THE MAGAZINE

Think Tank Perspective: An Interview with Dr. Stephen Flynn

By Matthew Harwood

Another area that deserves a great deal more investment is supporting civil preparedness programs. Programs like Citizen Corps have been grossly underfunded even though they leverage voluntarism at the state and local levels. But resilience can be advanced by market mechanisms as well. Insurance could play a larger role in discouraging risky behaviors and rewarding tangible steps that reduce a community’s exposure to disruptive risk.

In short, while technology can be helpful, I believe that the greatest potential reward with respect to advancing homeland security comes from engaging citizens, companies, and communities and providing them with tools such as risk literacy, preparedness training, and exercises, and creating appropriate incentives to sustain preparedness over time. A lot of that doesn’t look like the latest sniffers, scanning technology, or law enforcement data management tools. I don’t mean to disparage those tools, but we have overlooked for too long the importance of investing in people.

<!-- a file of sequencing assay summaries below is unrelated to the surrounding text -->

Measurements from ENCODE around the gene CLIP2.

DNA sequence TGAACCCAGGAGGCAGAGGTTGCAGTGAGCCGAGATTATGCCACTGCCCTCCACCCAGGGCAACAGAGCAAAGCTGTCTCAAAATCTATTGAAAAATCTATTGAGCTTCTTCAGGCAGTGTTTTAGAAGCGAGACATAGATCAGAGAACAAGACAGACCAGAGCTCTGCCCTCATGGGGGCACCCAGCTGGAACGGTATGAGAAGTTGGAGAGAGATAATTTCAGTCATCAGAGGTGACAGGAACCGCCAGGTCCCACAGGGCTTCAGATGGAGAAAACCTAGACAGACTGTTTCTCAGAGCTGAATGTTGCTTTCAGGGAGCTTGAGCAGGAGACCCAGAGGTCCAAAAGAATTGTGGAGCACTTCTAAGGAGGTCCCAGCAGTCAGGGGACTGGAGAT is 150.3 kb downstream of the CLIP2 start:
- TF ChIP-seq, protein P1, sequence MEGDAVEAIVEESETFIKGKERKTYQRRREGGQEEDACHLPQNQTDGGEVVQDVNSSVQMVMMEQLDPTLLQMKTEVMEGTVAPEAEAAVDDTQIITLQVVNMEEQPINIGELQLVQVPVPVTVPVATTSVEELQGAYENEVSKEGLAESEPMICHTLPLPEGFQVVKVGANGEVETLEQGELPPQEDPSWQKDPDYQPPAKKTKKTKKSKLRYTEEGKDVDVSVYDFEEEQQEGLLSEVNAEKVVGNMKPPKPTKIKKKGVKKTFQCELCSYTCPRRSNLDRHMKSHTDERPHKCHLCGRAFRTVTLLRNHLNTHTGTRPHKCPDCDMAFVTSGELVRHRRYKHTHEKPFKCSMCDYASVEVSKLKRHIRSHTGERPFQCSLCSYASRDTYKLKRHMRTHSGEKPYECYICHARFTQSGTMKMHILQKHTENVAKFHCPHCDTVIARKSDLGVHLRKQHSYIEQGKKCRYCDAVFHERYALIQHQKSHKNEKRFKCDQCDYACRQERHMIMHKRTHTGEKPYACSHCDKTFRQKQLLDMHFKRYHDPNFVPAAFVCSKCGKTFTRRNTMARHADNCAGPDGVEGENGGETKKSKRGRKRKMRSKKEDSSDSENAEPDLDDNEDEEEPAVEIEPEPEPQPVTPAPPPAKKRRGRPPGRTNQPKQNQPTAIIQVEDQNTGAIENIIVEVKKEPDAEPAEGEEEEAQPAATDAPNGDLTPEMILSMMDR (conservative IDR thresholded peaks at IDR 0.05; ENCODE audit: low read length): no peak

What are a few key things that a person needs to do to be considered prepared?

Essentially, this boils down to three concentric circles. The outside circle is made up of those who can take care of themselves and their family. The next circle is made up of good neighbors who reach out to the 20 percent of Americans who can’t take care of themselves in a crisis and offer to be their buddy. And the last interior circle are those who are willing to get trained to play a citizen leadership role if things go wrong. While the numbers inevitably go down as you move towards the core, we know from any emergency situation that people will follow the lead of the person who knows what she’s doing. So if one out of every ten people were trained to play that role, we would be in good shape when disasters strike.

You put a lot of faith in the average American to act as a good citizen, prepare for the worst, and help their neighbor when things go bad fast. Why is that?

First, the track record throughout our history is that Americans step up to the plate in times of crisis when asked. I recognize as someone who had a 20-year career as a professional protector that there’s a pride in profession that leads you to believe that emergencies are best left to those of us who have been adequately trained and that well-intentioned amateurs can at times muddy the works. But let’s face it--there’s never enough professionals to go around, particularly in large-scale events.

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